So what does this have to do with whiny Baby Boomers? Well, perhaps there’s a little more to chew on there (heh heh, get it? chew? Chew eat? Jew eat? ..forget it). The point that Panzer ultimately makes – that offering programming, or even worse, asking people what programming they want, makes Jews less involved, not more, because it promotes Judaism as an extra, competing with other extracurricular activities. Once that’s done, you’ve set Judaism up to fail, because then we’re offering something that takes work and long term commitment, as well as is time-consuming, and that isn’t going to pan out for most people as a hobby, anymore than most adults are going to commit themselves to becoming Olympic medalists. a few will learn to love the sport in childhood and commit themselves, some additional will do it occasionally, without much effort, and the rest, not at all.

But Panzer’s response strikes me as all wrong too, even if his analysis is right. He says,

At the Judaism 2030 conference last week in New York, a novel alarm was sounded by Dr. David Elcott and Stuart Himmelfarb (I quote from their article, As the Generational Winds Blow: “[I]n a recent study of highly affiliated Jewish Baby Boomers, two-thirds said that if they do not find what they want in the Jewish community, they have every intention of going elsewhere.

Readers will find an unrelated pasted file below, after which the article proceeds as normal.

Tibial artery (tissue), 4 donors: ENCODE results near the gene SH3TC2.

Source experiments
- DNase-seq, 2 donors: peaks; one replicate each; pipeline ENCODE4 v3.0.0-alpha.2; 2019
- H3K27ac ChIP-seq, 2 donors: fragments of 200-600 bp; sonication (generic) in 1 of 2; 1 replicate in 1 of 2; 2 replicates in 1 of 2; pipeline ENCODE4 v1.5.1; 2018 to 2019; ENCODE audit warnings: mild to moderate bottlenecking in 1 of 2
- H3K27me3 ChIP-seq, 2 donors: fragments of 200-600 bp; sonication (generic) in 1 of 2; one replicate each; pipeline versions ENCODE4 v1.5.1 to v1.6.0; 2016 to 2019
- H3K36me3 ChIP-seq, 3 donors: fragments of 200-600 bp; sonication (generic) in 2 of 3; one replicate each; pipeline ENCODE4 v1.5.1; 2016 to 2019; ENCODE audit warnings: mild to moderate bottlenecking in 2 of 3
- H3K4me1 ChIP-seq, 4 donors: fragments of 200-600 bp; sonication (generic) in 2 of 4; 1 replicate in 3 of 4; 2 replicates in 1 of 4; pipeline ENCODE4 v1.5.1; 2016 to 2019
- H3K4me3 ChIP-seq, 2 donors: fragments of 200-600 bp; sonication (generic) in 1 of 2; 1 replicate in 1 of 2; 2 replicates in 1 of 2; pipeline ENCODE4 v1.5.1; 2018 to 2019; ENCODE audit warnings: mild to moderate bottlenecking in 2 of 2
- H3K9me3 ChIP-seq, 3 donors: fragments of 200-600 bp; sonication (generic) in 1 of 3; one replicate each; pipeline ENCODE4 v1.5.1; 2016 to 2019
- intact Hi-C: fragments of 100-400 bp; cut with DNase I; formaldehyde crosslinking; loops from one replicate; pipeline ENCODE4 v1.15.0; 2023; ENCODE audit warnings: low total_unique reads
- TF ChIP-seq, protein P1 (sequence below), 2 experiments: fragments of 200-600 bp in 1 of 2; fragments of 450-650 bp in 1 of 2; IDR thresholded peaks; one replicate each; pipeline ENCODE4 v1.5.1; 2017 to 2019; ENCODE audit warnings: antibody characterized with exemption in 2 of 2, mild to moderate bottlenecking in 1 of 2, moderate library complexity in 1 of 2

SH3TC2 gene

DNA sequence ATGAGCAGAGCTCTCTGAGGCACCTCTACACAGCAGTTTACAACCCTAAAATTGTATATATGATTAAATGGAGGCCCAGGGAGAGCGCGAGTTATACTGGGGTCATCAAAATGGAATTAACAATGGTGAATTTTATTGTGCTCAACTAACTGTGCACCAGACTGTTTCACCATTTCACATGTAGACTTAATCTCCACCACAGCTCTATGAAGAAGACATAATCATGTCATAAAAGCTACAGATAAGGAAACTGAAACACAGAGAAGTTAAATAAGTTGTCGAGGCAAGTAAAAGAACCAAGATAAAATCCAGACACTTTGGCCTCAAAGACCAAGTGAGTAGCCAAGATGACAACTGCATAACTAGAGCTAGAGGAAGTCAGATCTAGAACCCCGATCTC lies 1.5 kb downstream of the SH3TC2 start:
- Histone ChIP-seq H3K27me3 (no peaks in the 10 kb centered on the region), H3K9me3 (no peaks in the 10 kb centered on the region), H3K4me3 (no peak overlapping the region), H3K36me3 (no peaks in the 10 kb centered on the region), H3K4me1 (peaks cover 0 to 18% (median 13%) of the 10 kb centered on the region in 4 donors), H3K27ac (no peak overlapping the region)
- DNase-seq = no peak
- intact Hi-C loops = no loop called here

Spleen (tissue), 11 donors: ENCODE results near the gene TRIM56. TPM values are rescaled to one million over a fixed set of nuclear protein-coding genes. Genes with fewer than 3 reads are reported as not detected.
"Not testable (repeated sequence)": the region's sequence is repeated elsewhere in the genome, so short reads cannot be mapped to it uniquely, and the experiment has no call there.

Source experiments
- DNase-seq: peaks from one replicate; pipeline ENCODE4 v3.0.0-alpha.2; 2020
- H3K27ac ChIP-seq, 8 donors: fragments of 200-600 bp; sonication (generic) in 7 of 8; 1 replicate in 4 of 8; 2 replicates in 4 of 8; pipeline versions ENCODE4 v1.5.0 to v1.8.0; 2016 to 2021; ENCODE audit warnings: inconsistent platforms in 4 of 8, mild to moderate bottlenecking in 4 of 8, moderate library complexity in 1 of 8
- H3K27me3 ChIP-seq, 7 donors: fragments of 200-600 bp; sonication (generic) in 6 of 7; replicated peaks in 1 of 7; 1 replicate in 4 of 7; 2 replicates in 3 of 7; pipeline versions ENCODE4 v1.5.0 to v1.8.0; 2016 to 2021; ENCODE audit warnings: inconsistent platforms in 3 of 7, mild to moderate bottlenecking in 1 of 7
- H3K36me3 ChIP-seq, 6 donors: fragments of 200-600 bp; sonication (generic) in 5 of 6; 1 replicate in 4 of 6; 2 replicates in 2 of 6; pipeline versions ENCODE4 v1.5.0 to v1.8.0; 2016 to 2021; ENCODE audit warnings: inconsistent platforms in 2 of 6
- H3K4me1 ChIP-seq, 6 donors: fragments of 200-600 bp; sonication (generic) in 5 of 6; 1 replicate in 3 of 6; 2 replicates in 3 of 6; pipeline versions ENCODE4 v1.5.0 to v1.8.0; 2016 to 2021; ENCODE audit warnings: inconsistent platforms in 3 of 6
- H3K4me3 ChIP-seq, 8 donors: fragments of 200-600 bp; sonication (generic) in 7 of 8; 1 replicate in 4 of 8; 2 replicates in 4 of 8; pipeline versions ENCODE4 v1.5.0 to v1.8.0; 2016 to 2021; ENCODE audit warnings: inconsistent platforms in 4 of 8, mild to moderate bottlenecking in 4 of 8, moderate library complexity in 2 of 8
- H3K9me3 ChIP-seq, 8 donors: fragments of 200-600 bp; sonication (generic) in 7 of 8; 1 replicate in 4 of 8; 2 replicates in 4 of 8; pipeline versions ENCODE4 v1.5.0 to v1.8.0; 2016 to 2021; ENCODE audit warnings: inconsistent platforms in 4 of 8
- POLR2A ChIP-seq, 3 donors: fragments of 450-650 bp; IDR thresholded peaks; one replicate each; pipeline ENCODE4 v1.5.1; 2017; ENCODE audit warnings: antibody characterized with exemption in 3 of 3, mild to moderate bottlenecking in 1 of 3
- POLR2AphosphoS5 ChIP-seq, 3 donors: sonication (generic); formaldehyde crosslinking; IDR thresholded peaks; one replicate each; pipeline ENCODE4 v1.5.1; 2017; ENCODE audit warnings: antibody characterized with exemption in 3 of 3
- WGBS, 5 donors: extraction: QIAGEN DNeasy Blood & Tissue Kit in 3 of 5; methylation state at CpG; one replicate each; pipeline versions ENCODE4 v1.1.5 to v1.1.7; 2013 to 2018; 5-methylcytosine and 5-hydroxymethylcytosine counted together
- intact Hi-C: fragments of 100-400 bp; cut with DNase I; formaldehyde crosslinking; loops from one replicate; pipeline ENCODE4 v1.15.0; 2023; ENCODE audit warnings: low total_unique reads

They conclude that Boomer support cannot be counted on automatically, and Panzer responds

If you are a Jew who is affiliating only as long as you can get “the next meaningful experience,” then, please, stop paying your temple dues, burn your ketuba, grow back your foreskin, marry a goy, and demonstrate against Israel. We don’t need you.

Really?

What I get from this is something quite different (and I admit, I haven’t read the study, but…), which is that if baby Boomers find nothing in their Jewish communities they won’t stay there, or give money to them. I agree that creating meaningful programming for “their own, more narrow interests,” is probably a waste of time, but not because these are consumer-driven people who will go find some other hobby, any more than because “young people”(or pick your Jewish demographic of choice) are selfish, consumer driven people who are (fill-in your epithet of choice). Well, so what? Is Panzer saying that even if he found his community chilly, its goals unpromising, and its rituals flat, that he would hang around anyway? perhaps as a more committed person, he’d try to fix it, or find another Jewish community, but I’ll bet that there’s something in the community that he already finds worthwhile and meaningful and it’s that which drives him.